Social Housing Management: Bypassed Electrical Meters

In this blog I will be discussing a recent case where we discovered an electrical pre-paid meter which had been bypassed. I will give a brief summary of the incident along with how social landlords can firm up their processes to minimise the risk within their stock.

Bypassing an Electrical Meter

Most social landlords will be acutely aware of what a meter bypass is. It is a process of tampering with the electrical installation so that the meter does not record the electricity that is being used. In most cases it is very blatant that this has taken place, some of the signs to keep an eye out for would include:

  • Damaged casing
  • Meter seals removed
  • Extra wires
  • Scortching or burn marks on the meter
  • The meter working with no credit (pre-payment meters)
  • Meter dials not moving (dry or dumb meter)

The reason why my recent case was quite unique was that there were no obvious signs of tampering as this was a very professional job. This makes it all the more important to remain vigilant when dealing with the electrical safety within properties.

Tenants that carry out this type of work not only risk serious injury or fatality but also fines or a prison sentence if caught.

Background

In this particular case the property was receiving a new kitchen as it did not meet the Scottish Housing quality Standard. The contractor arrived on site and discovered that the meter had been bypassed. It was then passed to our main repairs contractor who confirmed that this was the case.

Within the consumer unit there was a blue wire which was connected to an unknown source which was keeping the installation live even when it was isolated. This wire could have been connected to a neighbouring property or a raft of other supplies. A visual inspection of this installation would not have discovered this issue as the meter seals were all intact and there was no visible damage or extra wiring which would raise suspicion.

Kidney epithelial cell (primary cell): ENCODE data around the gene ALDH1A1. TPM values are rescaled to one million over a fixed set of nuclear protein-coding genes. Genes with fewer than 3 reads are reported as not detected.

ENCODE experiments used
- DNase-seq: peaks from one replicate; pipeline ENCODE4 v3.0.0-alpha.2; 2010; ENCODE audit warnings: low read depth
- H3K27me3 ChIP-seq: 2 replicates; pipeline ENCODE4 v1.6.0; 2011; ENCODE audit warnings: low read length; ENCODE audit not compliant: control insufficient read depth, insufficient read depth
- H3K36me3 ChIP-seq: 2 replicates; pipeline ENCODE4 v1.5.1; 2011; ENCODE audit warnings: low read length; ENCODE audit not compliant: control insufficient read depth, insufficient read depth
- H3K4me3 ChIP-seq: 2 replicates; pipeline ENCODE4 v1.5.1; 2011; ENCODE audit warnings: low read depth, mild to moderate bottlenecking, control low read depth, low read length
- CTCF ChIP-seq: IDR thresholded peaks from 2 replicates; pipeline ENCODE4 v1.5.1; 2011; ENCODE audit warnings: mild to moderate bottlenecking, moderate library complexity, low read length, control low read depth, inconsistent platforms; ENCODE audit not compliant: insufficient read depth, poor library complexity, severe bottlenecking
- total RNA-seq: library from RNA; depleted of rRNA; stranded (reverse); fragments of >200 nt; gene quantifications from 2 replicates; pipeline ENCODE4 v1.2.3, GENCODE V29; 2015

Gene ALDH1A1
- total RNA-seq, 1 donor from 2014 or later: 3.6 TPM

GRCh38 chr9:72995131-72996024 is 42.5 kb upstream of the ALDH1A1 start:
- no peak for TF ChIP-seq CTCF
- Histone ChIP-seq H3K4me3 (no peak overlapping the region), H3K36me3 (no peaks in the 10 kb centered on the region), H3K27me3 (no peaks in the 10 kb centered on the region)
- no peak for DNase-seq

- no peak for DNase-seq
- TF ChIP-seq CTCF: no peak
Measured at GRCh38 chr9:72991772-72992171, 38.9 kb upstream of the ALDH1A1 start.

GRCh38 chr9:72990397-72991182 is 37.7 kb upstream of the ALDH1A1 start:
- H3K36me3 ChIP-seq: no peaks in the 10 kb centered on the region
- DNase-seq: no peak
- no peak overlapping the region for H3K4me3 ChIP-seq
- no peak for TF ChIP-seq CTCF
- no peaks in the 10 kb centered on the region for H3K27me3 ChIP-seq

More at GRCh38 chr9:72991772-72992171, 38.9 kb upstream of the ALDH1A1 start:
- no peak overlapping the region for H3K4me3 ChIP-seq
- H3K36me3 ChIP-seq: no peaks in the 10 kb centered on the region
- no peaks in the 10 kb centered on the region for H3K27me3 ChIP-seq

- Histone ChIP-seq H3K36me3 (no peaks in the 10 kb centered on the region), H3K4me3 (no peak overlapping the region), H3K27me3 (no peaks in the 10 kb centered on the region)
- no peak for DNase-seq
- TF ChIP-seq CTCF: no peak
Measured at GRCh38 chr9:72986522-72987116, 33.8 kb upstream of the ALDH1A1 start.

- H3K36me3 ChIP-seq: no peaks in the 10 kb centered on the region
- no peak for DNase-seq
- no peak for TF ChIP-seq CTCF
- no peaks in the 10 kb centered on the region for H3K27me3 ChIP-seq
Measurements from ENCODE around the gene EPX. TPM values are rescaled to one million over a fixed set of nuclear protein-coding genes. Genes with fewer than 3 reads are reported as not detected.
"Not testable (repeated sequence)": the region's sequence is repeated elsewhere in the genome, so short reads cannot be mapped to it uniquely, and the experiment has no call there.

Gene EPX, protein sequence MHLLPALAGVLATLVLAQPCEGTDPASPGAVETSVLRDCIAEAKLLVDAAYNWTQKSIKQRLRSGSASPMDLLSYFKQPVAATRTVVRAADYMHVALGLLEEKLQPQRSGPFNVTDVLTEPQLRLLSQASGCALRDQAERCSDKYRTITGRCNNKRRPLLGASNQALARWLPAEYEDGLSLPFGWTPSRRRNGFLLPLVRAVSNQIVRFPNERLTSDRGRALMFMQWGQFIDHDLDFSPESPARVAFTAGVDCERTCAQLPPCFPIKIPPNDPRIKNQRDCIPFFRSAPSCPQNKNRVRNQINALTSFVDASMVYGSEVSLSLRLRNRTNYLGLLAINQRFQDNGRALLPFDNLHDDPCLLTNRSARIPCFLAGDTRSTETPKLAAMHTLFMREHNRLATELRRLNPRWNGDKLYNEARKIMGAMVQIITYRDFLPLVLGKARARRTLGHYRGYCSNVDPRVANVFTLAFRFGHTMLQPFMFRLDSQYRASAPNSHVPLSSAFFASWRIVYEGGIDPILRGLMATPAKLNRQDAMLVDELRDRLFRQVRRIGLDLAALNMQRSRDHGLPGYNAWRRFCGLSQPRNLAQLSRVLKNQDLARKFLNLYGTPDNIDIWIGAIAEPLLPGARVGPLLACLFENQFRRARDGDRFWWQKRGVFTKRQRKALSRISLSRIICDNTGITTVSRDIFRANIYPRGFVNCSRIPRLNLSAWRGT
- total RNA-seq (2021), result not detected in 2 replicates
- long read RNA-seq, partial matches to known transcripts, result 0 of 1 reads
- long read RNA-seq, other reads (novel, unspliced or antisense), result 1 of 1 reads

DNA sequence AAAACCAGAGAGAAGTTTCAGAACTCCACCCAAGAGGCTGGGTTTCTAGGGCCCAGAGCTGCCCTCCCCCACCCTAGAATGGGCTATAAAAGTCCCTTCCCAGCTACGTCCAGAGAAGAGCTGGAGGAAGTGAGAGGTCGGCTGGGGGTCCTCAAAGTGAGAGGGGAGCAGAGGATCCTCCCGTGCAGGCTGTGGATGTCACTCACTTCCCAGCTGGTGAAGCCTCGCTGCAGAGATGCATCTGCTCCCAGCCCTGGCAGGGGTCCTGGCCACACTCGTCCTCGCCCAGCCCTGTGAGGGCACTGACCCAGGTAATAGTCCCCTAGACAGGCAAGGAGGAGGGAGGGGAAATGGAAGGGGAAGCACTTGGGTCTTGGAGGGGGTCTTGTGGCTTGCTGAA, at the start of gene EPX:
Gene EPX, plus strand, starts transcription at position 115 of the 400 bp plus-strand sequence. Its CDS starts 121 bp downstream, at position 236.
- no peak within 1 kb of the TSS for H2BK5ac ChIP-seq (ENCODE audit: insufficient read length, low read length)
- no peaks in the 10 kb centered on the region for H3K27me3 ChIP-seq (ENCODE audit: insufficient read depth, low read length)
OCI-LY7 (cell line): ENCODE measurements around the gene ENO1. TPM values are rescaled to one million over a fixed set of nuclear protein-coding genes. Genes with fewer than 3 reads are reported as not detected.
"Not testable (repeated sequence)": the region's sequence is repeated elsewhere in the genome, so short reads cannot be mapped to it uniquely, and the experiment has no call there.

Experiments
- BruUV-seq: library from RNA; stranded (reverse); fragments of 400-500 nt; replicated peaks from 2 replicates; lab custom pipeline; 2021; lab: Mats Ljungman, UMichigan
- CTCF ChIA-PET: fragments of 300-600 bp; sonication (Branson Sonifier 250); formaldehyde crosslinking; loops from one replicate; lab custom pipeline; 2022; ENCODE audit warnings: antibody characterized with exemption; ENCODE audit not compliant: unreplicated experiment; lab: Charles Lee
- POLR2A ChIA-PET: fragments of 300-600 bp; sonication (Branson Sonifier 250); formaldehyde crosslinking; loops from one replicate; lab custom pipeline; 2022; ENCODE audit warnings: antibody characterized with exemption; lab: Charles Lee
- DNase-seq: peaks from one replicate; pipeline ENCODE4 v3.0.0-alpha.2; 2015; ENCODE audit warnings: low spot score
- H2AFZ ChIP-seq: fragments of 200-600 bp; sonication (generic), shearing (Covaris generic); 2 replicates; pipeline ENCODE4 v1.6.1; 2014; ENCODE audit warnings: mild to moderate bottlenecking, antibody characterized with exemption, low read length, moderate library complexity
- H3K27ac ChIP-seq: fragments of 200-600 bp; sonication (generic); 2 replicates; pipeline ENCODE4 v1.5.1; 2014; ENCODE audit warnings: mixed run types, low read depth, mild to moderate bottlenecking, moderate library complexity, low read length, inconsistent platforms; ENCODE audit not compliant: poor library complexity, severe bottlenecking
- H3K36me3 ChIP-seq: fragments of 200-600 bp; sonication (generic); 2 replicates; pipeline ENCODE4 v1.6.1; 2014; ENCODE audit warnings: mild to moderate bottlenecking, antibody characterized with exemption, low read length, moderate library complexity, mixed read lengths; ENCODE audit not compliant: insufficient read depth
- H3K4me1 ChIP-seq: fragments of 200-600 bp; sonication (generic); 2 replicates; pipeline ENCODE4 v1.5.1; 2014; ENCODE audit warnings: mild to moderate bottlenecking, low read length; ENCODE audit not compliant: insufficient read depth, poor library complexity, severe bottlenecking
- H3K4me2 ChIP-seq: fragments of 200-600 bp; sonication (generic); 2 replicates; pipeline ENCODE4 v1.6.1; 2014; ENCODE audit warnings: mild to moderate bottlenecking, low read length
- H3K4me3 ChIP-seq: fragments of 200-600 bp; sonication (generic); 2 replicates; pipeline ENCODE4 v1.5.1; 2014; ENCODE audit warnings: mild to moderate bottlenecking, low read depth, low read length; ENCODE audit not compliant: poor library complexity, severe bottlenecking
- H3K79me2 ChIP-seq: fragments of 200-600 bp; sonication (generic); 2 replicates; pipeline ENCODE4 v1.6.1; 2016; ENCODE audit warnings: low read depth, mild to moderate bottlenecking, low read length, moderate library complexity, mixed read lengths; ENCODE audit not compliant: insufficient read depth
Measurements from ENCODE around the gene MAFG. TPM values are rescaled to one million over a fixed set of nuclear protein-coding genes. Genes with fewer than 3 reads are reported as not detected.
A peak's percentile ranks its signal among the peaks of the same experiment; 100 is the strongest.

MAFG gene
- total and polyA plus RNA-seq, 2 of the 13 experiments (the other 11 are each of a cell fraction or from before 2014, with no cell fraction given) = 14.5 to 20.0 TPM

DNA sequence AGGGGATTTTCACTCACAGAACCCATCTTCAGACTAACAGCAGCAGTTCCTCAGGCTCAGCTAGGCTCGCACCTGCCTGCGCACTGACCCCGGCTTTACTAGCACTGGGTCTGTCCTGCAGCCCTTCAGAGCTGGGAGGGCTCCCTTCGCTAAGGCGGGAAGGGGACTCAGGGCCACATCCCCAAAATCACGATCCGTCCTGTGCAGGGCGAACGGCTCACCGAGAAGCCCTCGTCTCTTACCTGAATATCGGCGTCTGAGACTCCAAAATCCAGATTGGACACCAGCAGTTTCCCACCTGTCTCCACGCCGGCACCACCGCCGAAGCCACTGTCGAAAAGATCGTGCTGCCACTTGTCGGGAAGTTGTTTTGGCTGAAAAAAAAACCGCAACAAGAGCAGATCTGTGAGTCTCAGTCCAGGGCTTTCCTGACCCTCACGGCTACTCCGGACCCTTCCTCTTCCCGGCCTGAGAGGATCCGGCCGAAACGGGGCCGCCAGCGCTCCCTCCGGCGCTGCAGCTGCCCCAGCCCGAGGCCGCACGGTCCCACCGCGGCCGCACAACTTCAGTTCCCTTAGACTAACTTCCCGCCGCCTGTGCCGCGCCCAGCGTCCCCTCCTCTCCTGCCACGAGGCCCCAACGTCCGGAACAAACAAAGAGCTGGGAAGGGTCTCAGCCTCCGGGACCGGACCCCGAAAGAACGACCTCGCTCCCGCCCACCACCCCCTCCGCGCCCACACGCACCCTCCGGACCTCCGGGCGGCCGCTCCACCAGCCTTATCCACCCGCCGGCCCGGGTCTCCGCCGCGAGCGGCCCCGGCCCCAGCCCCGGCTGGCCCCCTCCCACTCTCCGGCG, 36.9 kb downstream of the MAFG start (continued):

The energy supplier was contacted and they sent out an engineer who made safe the installation and removed the offending wiring.   It transpired that the blue wire was connected to the service head although it had been very well concealed. The engineer stated that the blue link wire was starting to discolour and overheat and was only weeks away from failing which would have caused a much more significant issue.

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EICR’s and Photographs

This really shows the importance of conducting an electrical installation condition report before the start of a new tenancy and at subsequent regular intervals as this could have been easily missed by a visual inspection. It also highlights the need for photographic evidence during EICR’s to document what is found on site. A photograph of the inside of the consumer unit would allow the maintenance team confirm with certainty whether any alterations have been made.

The Housing (Scotland) Act 2014 sets out a duty for ensuring regular electrical safety inspections for private rented properties. It states that an EICR should be carried out before the tenancy starts and no more than 5 years during the tenancy. This does not apply to social rented properties so the frequency may differ depending on the management strategy in place.

Even though it is not a legal requirement to carry out an EICR before a tenancy starts for social landlords, from personal experience I do not know any landlord that does not get this check done as a matter of course.

A bypassed meter should never pass an EICR without being noticed but you must consider the control measures you have in place to ensure the inspection is thorough enough to minimise risk.

clutter around consumer unit

For more on Electrical safety, check out the blogs below:

 

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